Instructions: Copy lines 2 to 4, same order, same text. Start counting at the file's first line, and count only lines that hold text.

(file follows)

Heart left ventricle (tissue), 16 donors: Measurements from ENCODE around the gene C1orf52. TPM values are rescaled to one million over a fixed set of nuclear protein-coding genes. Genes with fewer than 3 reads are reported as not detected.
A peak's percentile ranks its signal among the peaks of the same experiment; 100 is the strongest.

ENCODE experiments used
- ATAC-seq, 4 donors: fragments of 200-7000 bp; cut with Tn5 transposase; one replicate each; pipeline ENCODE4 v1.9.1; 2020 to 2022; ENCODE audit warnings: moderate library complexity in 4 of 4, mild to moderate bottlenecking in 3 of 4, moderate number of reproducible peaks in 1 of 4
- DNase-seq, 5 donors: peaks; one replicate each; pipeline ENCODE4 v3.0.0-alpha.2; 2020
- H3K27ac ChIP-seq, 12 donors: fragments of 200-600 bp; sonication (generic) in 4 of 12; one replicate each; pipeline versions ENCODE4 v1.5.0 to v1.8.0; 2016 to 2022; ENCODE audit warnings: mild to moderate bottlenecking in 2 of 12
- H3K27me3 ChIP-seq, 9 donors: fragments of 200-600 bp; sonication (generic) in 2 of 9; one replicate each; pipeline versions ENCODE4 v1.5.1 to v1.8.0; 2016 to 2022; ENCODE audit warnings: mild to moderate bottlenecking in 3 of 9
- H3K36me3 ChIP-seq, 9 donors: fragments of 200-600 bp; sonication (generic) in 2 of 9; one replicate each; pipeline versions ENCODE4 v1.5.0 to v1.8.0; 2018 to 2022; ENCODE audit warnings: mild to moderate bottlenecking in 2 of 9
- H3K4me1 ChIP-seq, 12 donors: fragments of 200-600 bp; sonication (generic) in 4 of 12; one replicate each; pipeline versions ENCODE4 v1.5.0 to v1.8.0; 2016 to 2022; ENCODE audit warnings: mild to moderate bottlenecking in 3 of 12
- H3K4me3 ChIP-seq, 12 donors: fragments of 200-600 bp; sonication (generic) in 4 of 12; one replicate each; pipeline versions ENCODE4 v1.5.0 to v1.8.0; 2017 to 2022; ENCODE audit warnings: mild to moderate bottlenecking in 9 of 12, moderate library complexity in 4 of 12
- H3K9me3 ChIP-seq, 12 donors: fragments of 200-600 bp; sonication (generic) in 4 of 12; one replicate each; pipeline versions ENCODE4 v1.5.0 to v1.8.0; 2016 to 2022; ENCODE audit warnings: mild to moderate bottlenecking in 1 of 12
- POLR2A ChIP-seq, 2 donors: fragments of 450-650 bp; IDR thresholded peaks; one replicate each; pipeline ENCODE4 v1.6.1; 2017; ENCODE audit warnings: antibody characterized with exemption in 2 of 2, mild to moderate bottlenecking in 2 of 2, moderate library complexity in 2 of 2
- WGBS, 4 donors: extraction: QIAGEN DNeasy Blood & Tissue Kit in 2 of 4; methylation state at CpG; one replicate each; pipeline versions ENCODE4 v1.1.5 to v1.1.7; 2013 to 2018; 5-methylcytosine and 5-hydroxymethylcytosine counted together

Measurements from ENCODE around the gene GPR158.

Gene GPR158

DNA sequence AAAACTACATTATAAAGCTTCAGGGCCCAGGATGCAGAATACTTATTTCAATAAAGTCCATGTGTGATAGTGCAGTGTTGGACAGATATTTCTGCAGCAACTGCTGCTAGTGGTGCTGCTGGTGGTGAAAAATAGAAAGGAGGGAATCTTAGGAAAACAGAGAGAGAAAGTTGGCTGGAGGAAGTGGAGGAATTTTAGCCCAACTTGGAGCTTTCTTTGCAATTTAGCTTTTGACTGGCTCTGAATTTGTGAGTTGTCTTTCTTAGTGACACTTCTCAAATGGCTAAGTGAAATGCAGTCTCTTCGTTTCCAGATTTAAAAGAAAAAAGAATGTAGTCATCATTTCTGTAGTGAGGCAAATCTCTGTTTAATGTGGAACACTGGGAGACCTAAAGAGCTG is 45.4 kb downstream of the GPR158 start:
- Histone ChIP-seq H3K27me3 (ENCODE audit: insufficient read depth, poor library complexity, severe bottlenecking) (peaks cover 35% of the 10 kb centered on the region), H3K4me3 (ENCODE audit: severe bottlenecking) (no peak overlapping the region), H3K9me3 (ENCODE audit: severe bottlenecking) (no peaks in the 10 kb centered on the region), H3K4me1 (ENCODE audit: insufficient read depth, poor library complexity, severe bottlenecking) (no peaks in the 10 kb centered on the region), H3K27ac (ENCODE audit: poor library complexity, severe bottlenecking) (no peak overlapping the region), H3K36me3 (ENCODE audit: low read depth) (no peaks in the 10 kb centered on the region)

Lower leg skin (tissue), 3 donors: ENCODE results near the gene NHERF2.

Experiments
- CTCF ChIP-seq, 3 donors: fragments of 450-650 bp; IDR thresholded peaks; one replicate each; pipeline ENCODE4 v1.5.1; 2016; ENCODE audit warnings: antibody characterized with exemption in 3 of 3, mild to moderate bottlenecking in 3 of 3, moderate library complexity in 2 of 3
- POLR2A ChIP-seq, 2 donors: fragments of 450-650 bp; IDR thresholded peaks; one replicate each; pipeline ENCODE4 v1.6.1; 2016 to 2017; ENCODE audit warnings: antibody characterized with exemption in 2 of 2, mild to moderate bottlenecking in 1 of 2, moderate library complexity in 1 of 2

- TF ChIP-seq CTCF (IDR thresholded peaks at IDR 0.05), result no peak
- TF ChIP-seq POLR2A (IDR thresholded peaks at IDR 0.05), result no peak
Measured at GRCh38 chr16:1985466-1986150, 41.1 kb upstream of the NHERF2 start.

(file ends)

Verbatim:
A peak's percentile ranks its signal among the peaks of the same experiment; 100 is the strongest.

ENCODE experiments used
- ATAC-seq, 4 donors: fragments of 200-7000 bp; cut with Tn5 transposase; one replicate each; pipeline ENCODE4 v1.9.1; 2020 to 2022; ENCODE audit warnings: moderate library complexity in 4 of 4, mild to moderate bottlenecking in 3 of 4, moderate number of reproducible peaks in 1 of 4